De Ruyter goes for round 2 on Eskom corruption in explosive tell-all book

 ·14 May 2023

Former Eskom chief executive officer Andre de Ruyter has launched a surprise tell-all book about his time as head of Eskom, delving deeper into his claims of corruption at the battled utility, as well as the political hands that have a firm grip on it.

The book follows an explosive interview the executive had with ENCA in February, where he accused the ANC of treating Eskom as a “feeding trough” and referred to at least two high-level politicians as being directly involved in corruption.

The allegations ignited a fire in the media and within government, with stakeholders scrambling to find out precisely who de Ruyter was referring to.

According to reviews of the new book by the City Press and the Sunday Times, de Ruyter does not name the politicians in his book but explicitly names public enterprises minister Pravin Gordhan and President Cyril Ramaphosa’s national security adviser Sydney Mufamadi, as knowing about it.

De Ruyter said that when he reported the corruption to Gordhan, the minister looked at Mufamadi and said “Well, I guess it was inevitable that it would come out”.

This echoed de Ruyter’s input at a recent Standing Committee on Public Accounts (Scopa) briefing, where de Ruyter directed all questions about the politicians’ identities to Gordhan and Mufamadi.

The two officials are expected to appear before Scopa in the coming days.

De Ruyter not naming names in alleged ANC Eskom corruption

On top of being more direct on the politicians involved, de Ruyter also expands on the criminal syndicates robbing Eskom dry and adding fresh allegations of interference at the power utility.

According to the Sunday Times, the exec alleged that some criminal networks had ties in high-up places – even as high as the Union Buildings – and that police officers are also in on the saga.

The City Press quoted other parts of the book talking to tenderpreneurs, middlemen and front companies arising in local procurement that pushed Eskom’s costs up by 30%.

In terms of interference, the former CEO reportedly pointed to a strained relationship with the new board, which tried to usurp operation powers from the executive team and sidelined them frequently. This made de Ruyter’s job untenable, he said.

He also said that mineral resources and energy minister Gwede Mantashe was ‘territorial’ over the political sphere and that Gorhan was competent but hampered by loyalty to the ANC.

The City Press reported that the book was kept a secret and had a surprise launch out of fears that someone would try to prevent it from being published.

Security officials addressing Scopa over the past few weeks have homed in on De Ruyter’s R50 million private “intelligence gathering” operation, questioning its legality and giving different accounts of how aware they were that it existed.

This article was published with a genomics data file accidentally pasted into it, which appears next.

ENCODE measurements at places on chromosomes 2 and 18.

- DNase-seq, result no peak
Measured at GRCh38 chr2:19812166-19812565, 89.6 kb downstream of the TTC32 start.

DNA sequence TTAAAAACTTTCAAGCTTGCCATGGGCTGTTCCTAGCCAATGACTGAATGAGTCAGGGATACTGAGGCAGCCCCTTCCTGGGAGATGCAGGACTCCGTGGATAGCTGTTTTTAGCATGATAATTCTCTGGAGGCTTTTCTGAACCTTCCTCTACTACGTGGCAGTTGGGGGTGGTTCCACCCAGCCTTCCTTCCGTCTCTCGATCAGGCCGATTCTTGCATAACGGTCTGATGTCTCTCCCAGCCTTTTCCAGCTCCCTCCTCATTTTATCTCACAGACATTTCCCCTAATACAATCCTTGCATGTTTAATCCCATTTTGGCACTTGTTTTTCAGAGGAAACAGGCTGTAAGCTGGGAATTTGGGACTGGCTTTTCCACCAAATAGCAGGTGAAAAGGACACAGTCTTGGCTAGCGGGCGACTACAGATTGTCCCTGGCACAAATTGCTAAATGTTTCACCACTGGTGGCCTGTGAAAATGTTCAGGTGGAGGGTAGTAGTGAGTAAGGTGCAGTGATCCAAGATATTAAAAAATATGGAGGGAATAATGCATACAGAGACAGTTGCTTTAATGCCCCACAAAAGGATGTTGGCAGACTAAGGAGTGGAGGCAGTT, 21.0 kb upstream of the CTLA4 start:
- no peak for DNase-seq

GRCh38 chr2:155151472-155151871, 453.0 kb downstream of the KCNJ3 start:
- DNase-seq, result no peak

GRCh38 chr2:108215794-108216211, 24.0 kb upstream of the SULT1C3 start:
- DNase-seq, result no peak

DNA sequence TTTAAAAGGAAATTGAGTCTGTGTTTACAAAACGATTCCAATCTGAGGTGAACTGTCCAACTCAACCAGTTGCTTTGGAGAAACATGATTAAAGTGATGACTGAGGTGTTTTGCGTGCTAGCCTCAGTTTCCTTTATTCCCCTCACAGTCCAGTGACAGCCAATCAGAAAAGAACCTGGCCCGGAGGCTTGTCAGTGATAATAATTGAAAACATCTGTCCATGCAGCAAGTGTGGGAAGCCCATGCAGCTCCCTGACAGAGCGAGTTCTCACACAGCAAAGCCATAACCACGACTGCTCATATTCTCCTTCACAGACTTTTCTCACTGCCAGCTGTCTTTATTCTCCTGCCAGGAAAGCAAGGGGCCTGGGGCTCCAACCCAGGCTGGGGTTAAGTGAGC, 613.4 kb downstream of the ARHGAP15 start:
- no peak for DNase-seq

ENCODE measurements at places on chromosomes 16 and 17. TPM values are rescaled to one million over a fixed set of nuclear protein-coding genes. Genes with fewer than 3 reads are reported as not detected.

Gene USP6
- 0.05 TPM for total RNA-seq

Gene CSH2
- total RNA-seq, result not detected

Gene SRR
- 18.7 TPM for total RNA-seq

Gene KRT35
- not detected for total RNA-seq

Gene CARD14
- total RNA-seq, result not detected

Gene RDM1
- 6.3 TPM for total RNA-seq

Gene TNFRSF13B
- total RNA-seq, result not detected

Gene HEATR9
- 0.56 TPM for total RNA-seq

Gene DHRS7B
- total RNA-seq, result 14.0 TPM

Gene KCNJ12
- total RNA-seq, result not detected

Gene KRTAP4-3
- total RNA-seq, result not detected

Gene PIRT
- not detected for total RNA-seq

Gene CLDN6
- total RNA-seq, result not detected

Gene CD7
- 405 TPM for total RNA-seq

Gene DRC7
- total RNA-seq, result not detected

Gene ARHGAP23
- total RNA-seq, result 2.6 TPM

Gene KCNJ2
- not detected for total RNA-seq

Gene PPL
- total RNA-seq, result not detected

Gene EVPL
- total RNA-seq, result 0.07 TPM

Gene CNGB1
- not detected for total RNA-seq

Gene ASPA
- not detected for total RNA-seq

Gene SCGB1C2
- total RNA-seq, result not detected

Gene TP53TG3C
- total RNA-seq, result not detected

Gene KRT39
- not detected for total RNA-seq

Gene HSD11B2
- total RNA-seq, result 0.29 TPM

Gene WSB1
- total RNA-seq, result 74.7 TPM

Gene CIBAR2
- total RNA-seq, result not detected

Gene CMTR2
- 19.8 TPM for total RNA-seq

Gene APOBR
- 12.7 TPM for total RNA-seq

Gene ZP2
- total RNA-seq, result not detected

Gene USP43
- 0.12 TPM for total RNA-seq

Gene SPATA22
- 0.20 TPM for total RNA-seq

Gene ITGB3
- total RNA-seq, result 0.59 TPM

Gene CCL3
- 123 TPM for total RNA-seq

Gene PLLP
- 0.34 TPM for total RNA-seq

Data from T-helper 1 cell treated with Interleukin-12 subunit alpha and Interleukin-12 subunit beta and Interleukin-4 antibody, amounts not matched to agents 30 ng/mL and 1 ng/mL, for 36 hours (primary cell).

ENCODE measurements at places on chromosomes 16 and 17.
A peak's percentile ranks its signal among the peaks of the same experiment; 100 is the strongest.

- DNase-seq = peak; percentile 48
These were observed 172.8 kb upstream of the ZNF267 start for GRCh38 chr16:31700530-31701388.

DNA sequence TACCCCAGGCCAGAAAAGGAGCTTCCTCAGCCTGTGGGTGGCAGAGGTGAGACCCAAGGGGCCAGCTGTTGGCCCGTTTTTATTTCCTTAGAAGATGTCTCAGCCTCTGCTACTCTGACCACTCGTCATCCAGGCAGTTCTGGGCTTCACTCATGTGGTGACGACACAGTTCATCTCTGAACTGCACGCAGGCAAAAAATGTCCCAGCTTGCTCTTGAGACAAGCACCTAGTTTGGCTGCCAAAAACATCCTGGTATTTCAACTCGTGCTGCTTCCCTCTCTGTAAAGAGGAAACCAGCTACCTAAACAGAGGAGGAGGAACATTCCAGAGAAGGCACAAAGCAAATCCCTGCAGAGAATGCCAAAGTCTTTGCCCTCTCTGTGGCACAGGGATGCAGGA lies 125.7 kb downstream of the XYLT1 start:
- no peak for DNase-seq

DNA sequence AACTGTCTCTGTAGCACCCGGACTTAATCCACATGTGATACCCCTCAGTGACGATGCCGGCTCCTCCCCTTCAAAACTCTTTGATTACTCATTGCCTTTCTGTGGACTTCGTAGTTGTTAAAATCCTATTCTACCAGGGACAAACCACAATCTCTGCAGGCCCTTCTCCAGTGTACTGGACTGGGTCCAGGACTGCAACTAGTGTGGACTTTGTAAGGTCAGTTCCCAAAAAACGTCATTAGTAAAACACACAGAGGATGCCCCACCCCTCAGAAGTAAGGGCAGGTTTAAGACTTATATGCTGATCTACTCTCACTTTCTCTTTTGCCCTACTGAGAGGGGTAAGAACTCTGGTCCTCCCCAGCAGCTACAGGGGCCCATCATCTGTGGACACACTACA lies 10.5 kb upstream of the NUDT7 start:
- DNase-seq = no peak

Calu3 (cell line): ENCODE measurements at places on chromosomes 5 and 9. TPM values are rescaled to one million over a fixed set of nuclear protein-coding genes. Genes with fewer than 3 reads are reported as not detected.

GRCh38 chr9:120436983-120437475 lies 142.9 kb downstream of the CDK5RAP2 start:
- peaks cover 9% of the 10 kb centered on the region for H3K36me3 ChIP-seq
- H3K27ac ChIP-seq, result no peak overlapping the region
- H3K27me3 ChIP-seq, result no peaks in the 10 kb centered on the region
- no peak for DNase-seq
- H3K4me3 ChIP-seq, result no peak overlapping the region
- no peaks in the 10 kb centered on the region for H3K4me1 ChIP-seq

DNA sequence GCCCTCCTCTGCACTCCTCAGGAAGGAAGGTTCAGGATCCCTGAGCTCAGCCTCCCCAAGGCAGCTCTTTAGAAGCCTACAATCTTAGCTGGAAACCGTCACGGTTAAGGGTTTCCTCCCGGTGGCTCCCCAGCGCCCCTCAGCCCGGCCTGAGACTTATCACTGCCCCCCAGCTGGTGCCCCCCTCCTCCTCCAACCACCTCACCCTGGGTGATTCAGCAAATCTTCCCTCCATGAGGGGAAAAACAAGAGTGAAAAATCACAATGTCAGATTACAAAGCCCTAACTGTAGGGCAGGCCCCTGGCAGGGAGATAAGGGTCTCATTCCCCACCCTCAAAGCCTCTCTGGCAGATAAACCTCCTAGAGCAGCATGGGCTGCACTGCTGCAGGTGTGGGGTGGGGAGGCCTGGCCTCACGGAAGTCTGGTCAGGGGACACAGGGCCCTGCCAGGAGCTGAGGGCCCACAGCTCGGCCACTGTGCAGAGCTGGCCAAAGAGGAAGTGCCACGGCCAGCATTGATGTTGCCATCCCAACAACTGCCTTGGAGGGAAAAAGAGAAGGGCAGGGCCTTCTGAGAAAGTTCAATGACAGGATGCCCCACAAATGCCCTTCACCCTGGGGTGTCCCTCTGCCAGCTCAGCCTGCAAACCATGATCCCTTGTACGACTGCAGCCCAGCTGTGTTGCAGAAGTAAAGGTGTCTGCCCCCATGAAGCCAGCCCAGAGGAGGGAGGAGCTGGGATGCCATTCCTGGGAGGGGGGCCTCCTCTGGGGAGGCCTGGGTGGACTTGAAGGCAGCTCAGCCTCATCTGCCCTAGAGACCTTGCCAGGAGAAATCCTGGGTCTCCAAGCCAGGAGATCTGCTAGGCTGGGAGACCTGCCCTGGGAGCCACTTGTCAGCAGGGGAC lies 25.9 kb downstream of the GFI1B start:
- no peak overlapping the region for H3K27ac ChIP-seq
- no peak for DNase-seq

Some have confirmed that they were aware of its existence as far back as July 2022, while others have denied any knowledge of it. Former Eskom acting chair , Malegapuru Makgoba, said that President Cyril Ramaphosa and Gordhan were both aware of the controversial investigation.

According to Makgoba, Gordhan may have tacitly greenlit the operation by requesting that de Ruyter launch an investigation into Eskom as it was “besieged” at the time.

The minister didn’t specify how the investigation should be done but stressed that the issues had to be addressed as load shedding and criminal activities were increasing, he said.

About the book

When André de Ruyter took over as Eskom CEO in January 2020, he quickly realised why it was considered the toughest job in South Africa.

Aside from neglected equipment, ageing power stations and an eroded skills base, he discovered that Eskom was crippled by corruption on a staggering scale. Fake fuel oil deliveries at just one power station cost Eskom R100 million per month; kneepads retailing for R150 a pair were purchased for R80 000; billions of rands of equipment supposedly housed in the company’s storerooms was missing.

Faced with police inaction, he was compelled to plunge into a world that was foreign to him – a world of spies and safe houses, of bulletproof vests and bodyguards. In Truth to Power, De Ruyter tells the behind-the-scenes story of how he launched a private investigation that exposed at least four criminal cartels feeding off Eskom. While fighting this scourge, he had to deal with political interference, absurd regulations, non-paying municipalities, unfounded accusations of racism, wildcat strikes, sabotage and a poisoning attempt.

De Ruyter takes the reader inside the boardrooms and government meetings where South Africa’s future is shaped, with ministers often pulling in conflicting directions. He explains how renewable energy is the cheapest and quickest solution to our power crisis, in spite of fierce opposition from vested coal interests.

De Ruyter candidly reflects on his three years at the power utility, his successes and failures, his reasons for leaving and his hopes for the future. As someone who worked at the highest levels of the state but is not beholden to the ruling party, he is uniquely placed to speak truth to power.

Read: Plot thickens in Eskom corruption probe

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